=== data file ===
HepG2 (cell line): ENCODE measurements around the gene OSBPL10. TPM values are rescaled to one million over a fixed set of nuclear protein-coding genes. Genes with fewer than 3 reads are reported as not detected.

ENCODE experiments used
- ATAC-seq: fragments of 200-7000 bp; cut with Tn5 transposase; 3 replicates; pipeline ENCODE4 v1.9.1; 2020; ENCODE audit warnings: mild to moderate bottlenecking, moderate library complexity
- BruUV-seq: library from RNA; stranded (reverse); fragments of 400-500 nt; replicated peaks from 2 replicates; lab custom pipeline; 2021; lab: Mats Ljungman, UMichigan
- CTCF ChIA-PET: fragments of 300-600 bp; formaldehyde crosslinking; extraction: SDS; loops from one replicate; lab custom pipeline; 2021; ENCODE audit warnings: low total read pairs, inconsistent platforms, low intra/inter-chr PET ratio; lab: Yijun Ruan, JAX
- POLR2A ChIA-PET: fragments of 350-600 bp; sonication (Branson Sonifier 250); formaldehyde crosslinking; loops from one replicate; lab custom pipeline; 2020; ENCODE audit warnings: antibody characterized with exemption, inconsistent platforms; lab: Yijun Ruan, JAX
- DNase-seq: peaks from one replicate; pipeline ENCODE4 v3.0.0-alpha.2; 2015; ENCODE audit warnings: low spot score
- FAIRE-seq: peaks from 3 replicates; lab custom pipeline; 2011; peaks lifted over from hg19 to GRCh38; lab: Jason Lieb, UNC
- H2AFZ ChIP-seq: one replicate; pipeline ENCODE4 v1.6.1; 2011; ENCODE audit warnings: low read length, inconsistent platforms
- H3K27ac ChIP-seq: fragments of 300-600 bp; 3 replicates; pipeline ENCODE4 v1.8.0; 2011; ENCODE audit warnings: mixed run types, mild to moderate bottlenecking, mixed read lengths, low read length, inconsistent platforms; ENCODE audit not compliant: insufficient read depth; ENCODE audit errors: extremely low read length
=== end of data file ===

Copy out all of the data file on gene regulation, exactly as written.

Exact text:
HepG2 (cell line): ENCODE measurements around the gene OSBPL10. TPM values are rescaled to one million over a fixed set of nuclear protein-coding genes. Genes with fewer than 3 reads are reported as not detected.

ENCODE experiments used
- ATAC-seq: fragments of 200-7000 bp; cut with Tn5 transposase; 3 replicates; pipeline ENCODE4 v1.9.1; 2020; ENCODE audit warnings: mild to moderate bottlenecking, moderate library complexity
- BruUV-seq: library from RNA; stranded (reverse); fragments of 400-500 nt; replicated peaks from 2 replicates; lab custom pipeline; 2021; lab: Mats Ljungman, UMichigan
- CTCF ChIA-PET: fragments of 300-600 bp; formaldehyde crosslinking; extraction: SDS; loops from one replicate; lab custom pipeline; 2021; ENCODE audit warnings: low total read pairs, inconsistent platforms, low intra/inter-chr PET ratio; lab: Yijun Ruan, JAX
- POLR2A ChIA-PET: fragments of 350-600 bp; sonication (Branson Sonifier 250); formaldehyde crosslinking; loops from one replicate; lab custom pipeline; 2020; ENCODE audit warnings: antibody characterized with exemption, inconsistent platforms; lab: Yijun Ruan, JAX
- DNase-seq: peaks from one replicate; pipeline ENCODE4 v3.0.0-alpha.2; 2015; ENCODE audit warnings: low spot score
- FAIRE-seq: peaks from 3 replicates; lab custom pipeline; 2011; peaks lifted over from hg19 to GRCh38; lab: Jason Lieb, UNC
- H2AFZ ChIP-seq: one replicate; pipeline ENCODE4 v1.6.1; 2011; ENCODE audit warnings: low read length, inconsistent platforms
- H3K27ac ChIP-seq: fragments of 300-600 bp; 3 replicates; pipeline ENCODE4 v1.8.0; 2011; ENCODE audit warnings: mixed run types, mild to moderate bottlenecking, mixed read lengths, low read length, inconsistent platforms; ENCODE audit not compliant: insufficient read depth; ENCODE audit errors: extremely low read length